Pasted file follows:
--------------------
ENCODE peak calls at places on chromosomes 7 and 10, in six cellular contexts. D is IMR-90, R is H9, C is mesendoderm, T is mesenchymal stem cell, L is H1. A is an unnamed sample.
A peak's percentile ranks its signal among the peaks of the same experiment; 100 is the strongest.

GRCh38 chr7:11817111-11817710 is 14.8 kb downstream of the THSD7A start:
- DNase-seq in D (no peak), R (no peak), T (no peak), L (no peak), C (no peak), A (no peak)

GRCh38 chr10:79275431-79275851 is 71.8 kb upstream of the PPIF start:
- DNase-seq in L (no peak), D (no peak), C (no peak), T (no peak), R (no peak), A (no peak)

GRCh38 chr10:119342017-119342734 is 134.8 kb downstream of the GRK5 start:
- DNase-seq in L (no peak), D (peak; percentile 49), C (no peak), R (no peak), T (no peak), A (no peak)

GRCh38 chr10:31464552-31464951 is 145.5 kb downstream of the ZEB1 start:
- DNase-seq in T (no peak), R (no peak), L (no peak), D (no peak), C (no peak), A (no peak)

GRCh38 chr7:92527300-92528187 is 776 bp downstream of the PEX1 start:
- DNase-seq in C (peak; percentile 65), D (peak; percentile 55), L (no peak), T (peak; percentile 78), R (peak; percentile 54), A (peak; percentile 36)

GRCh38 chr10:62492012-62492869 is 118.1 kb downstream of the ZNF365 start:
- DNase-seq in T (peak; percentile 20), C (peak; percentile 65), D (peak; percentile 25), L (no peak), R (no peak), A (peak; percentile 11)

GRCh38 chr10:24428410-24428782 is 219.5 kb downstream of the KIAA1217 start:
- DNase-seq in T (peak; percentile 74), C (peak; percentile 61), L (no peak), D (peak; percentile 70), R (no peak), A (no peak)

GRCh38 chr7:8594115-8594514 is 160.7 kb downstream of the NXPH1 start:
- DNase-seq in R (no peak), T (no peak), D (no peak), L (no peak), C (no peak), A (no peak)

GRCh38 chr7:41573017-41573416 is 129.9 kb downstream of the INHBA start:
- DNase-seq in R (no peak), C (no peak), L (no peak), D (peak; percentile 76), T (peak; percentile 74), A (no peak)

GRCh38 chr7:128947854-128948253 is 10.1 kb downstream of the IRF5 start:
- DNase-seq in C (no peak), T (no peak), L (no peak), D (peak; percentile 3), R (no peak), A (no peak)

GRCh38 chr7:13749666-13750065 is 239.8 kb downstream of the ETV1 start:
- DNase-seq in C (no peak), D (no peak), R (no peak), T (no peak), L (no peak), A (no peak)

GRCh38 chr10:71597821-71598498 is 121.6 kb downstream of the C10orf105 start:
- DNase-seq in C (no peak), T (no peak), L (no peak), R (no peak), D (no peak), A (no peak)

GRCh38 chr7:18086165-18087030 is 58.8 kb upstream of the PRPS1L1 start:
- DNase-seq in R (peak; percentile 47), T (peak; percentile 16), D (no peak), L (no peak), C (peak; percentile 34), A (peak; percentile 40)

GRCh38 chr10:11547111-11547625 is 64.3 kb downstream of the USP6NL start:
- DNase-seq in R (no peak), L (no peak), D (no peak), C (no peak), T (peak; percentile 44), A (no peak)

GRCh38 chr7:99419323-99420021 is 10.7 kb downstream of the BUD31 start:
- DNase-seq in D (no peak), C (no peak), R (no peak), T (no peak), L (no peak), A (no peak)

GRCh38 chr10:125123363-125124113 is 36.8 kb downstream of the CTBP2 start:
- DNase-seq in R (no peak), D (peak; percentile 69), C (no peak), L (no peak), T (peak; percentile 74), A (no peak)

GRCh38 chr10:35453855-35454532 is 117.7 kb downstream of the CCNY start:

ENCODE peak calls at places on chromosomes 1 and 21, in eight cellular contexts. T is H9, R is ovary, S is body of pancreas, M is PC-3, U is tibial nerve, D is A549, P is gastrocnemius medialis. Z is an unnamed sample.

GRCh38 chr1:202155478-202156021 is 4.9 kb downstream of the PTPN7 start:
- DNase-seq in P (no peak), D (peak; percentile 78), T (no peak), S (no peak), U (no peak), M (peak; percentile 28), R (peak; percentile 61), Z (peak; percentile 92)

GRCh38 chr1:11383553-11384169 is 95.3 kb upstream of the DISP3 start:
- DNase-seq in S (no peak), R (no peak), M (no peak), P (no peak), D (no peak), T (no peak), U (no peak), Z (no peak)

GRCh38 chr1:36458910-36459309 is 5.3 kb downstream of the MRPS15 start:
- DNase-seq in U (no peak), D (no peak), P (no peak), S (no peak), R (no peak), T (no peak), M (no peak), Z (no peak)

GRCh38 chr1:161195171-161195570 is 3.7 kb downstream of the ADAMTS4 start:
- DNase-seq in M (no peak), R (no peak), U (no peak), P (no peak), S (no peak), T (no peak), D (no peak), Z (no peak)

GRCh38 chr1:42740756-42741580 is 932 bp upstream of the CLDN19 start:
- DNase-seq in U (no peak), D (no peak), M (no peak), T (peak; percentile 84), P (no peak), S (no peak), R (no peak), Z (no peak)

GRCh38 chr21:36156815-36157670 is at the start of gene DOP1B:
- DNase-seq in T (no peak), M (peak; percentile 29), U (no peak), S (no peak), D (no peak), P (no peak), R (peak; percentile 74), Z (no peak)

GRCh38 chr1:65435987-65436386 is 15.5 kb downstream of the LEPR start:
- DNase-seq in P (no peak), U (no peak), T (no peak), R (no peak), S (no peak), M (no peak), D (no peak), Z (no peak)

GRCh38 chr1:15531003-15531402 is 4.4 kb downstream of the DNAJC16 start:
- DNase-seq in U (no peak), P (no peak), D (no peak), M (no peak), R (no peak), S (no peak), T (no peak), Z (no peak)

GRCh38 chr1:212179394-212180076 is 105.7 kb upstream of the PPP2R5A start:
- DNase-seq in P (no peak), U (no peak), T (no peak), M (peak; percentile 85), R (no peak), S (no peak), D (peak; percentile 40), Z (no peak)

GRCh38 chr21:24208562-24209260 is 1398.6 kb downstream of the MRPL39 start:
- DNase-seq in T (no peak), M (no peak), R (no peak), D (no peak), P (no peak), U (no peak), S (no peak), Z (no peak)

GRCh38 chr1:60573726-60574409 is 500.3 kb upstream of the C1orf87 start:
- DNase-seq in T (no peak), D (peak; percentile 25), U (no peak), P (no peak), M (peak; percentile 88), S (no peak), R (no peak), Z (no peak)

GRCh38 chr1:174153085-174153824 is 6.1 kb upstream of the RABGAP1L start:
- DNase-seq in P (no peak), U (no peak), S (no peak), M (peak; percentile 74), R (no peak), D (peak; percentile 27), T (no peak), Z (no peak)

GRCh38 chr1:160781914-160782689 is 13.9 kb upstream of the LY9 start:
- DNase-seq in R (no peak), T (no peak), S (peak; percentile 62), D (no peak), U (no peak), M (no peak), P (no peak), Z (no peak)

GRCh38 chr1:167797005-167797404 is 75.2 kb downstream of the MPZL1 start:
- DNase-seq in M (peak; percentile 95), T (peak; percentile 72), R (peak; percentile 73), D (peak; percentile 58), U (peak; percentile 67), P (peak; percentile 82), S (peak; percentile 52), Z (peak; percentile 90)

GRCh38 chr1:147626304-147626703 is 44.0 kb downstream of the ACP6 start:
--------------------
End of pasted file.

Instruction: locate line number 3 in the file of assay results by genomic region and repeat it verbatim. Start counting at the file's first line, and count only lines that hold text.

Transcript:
GRCh38 chr7:11817111-11817710 is 14.8 kb downstream of the THSD7A start: